MDA is rarely sought after as a recreational drug compared to other drugs in the amphetamine family; however, it remains an important and widely used drug due to it being a primary metabolite, the product of hepatic N-dealkylation, of MDMA (ecstasy), In addition, it is not uncommon to find MDA as an adulterant of illicitly produced MDMA.
Although illegal, MDA is bought, sold, and used as a recreational 'love drug', due to its enhancement of mood and empathy. A recreational dose of MDA is sometimes cited as being between 100 and 160 mg.
MDA produces serotonergic neurotoxic effects, thought to be activated by initial metabolism of MDA. In addition, MDA activates a response of the neuroglia, though this subsides after use.
In terms of the subjective and behavioral effects of MDA, it is thought that serotonin release is required for its empathogen-entactogen effects, release of dopamine and norepinephrine is responsible for its psychostimulant effects, dopamine release is necessary for its euphoriant (rewarding and addictive) effects, and direct agonism of the serotonin 5-HT2A receptor is causative of its psychedelic effects.[medical citation needed]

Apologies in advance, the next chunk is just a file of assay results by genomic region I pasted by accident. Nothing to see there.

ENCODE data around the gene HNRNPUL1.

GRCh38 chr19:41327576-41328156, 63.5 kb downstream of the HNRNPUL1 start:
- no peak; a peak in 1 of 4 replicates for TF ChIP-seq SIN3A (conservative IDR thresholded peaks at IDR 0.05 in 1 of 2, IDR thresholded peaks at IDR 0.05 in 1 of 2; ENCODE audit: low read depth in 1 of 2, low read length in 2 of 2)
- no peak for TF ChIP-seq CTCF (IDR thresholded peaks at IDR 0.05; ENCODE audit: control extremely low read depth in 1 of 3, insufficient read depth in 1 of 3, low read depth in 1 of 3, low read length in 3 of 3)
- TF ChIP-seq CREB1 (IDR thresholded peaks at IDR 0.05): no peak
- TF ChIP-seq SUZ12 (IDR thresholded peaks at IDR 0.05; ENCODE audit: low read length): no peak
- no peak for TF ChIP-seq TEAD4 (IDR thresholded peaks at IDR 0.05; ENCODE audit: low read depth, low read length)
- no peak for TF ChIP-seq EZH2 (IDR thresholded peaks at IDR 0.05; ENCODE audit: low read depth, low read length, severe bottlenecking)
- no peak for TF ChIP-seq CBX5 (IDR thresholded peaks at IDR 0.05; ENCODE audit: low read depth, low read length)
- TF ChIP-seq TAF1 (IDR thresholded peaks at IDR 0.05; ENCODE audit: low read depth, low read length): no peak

The duration of the drug has been reported as about 6 to 8 hours.
Darzens reaction on heliotropin was also done by J. Elks, et al. This gives MDP2P, which was then subjected to a Leuckart reaction.
Detection in body fluids
MDA may be quantitated in blood, plasma or urine to monitor for use, confirm a diagnosis of poisoning or assist in the forensic investigation of a traffic or other criminal violation or a sudden death. Some drug abuse screening programs rely on hair, saliva, or sweat as specimens. Most commercial amphetamine immunoassay screening tests cross-react significantly with MDA and major metabolites of MDMA, but chromatographic techniques can easily distinguish and separately measure each of these substances. The concentrations of MDA in the blood or urine of a person who has taken only MDMA are, in general, less than 10% those of the parent drug.
MDA is schedule 9 prohibited substance under the Poisons Standards. A schedule 9 substance is listed as a "Substances which may be abused or misused, the manufacture, possession, sale or use of which should be prohibited by law except when required for medical or scientific research, or for analytical, teaching or training purposes with approval of Commonwealth and/or State or Territory Health Authorities."
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